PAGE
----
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Southern Lady Code

Essays
Written by: Helen Ellis
Narrated by: Helen Ellis
Length: 3 hrs and 11 mins

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Publisher's Summary

"I loved it." (Ann Patchett)

The best-selling author of American Housewife - "Dark, deadpan and truly inventive." (The New York Times Book Review) - is back with a fiercely funny collection of essays on marriage and manners, thank-you notes and three-ways, ghosts, gunshots, gynecology, and the Calgon-scented, onion-dipped, monogrammed art of living as a Southern lady.

Helen Ellis has a mantra: "If you don't have something nice to say, say something not-so-nice in a nice way." Say "weathered" instead of "she looks like a cake left out in the rain". Say "early-developed" instead of "brace face and B cups". And for the love of Coke salad, always say "Sorry you saw something that offended you" instead of "Get that stick out of your butt, Miss Prissy Pants". 

In these 23 raucous essays, Ellis transforms herself into a dominatrix Donna Reed to save her marriage, inadvertently steals a $795 Burberry trench coat, witnesses a man fake his own death at a party, avoids a neck lift, and finds a black-tie gown that gives her the confidence of a drag queen. 

While she may have left her home in Alabama, married a New Yorker, forgotten how to drive, and abandoned the puffy headbands of her youth, Helen Ellis is clinging to her Southern accent like mayonnaise to white bread and offering listeners a hilarious, completely singular view on womanhood for both sides of the Mason-Dixon.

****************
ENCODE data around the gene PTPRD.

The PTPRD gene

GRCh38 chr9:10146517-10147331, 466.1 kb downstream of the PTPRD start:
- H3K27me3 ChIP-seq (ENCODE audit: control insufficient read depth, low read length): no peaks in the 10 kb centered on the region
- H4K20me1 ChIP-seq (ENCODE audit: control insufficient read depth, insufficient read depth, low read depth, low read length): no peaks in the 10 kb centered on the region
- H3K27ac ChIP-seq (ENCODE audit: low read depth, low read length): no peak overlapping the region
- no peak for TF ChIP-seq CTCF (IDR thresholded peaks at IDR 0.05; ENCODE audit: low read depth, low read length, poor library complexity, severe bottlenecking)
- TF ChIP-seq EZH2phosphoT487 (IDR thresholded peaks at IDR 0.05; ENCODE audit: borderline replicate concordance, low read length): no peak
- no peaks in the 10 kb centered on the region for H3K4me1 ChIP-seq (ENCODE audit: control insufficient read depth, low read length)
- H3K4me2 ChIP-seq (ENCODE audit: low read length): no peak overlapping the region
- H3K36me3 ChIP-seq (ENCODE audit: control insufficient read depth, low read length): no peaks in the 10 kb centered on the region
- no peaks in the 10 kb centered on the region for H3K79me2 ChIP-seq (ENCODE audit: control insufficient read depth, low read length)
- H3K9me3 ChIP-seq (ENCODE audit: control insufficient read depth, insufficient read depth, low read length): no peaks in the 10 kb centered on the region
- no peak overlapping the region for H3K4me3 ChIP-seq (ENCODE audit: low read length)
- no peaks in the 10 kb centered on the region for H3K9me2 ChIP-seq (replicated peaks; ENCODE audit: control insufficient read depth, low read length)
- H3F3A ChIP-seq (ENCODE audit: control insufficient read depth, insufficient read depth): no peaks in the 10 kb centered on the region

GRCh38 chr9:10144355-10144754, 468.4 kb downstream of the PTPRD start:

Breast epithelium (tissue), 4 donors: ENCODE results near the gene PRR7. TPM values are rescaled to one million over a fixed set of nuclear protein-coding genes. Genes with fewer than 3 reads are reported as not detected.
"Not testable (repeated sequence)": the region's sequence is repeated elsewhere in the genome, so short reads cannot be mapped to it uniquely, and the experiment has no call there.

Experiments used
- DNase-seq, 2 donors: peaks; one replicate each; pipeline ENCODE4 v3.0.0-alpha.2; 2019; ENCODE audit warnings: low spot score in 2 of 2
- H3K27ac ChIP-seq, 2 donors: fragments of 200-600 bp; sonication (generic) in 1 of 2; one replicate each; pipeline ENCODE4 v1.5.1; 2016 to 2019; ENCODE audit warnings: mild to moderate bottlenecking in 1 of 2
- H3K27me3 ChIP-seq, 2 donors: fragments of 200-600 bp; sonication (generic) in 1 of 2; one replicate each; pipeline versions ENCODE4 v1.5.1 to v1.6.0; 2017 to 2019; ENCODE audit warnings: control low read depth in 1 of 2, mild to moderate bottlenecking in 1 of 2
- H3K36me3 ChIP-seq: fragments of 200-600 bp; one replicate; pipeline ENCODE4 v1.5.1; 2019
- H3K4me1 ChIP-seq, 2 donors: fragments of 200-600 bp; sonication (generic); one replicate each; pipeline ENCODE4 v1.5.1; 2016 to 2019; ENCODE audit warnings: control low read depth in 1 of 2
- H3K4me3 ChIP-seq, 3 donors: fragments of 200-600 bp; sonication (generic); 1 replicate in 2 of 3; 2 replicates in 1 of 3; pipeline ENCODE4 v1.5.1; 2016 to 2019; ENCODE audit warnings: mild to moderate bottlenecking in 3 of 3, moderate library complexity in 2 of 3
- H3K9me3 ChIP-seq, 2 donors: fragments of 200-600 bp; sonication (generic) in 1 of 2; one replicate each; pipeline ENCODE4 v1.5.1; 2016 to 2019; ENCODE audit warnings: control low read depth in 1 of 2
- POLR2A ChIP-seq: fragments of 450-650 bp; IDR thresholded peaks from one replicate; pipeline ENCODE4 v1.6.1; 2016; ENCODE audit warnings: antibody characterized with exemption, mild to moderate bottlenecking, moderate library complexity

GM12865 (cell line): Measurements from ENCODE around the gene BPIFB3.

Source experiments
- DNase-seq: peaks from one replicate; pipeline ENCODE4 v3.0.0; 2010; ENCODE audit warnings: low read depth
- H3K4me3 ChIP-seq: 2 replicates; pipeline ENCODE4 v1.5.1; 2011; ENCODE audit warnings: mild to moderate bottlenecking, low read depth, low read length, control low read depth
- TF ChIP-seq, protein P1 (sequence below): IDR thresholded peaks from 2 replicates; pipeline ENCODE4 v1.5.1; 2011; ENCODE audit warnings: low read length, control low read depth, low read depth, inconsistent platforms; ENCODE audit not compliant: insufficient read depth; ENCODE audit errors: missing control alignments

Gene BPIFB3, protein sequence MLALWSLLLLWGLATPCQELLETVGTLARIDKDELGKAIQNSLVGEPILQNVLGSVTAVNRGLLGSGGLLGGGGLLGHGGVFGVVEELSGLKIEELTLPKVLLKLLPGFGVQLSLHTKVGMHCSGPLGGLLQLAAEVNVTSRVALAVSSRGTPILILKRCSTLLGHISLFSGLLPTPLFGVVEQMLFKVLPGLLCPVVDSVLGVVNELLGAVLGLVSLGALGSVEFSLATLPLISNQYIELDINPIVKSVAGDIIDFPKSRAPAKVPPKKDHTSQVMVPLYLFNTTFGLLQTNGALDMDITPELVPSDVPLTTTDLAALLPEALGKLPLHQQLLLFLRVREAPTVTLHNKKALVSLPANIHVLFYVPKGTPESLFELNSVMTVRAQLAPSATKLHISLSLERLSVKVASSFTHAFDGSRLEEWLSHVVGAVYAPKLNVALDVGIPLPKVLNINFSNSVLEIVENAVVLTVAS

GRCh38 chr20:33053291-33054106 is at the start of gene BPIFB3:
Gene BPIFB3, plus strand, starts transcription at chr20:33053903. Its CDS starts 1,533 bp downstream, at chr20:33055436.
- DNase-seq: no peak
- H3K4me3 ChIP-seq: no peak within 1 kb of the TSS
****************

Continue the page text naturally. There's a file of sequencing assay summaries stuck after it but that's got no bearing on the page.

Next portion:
Several pieces in this collection originally appeared in the following publications: “Making a Marriage Magically Tidy” in the New York Times column “Modern Love” (June 2, 2017); “How to Stay Happily Married” in Paper Darts (Winter 2017); “Tonight We’re Gonna Party Like It’s 1979” in Eating Well (November/December 2017); “How to Be the Best Guest” as “An American’s Guide to Being the Best Guest” in Financial Times (March 2016); and “When to Write a Thank-You Note” in Garden & Gun (February/March 2018). 

©2019 Helen Ellis (P)2019 Random House Audio

What the critics say

“Thank you Helen Ellis for writing down the Southern Lady Code so that others may learn. As a Southern Lady myself, I can not only confirm the veracity of the facts, I can tell you the book made me laugh like a hyena. A true Southern Lady loves anything that is both funny and profound, which this book is, so I loved it.” (Ann Patchett)

"A vibrant storyteller with a penchant for the perverse, Ellis pivots...to nonfiction in this ribald collection of essays on manners, morals, and marriage, all colored by her off-kilter Alabama upbringing.... Ellis’ sharp eye for pop-culture preoccupations inspires smart-mouthed provocations.... Ellis is a strong, vivid writer - and this book is gut-busting funny." (Publishers Weekly)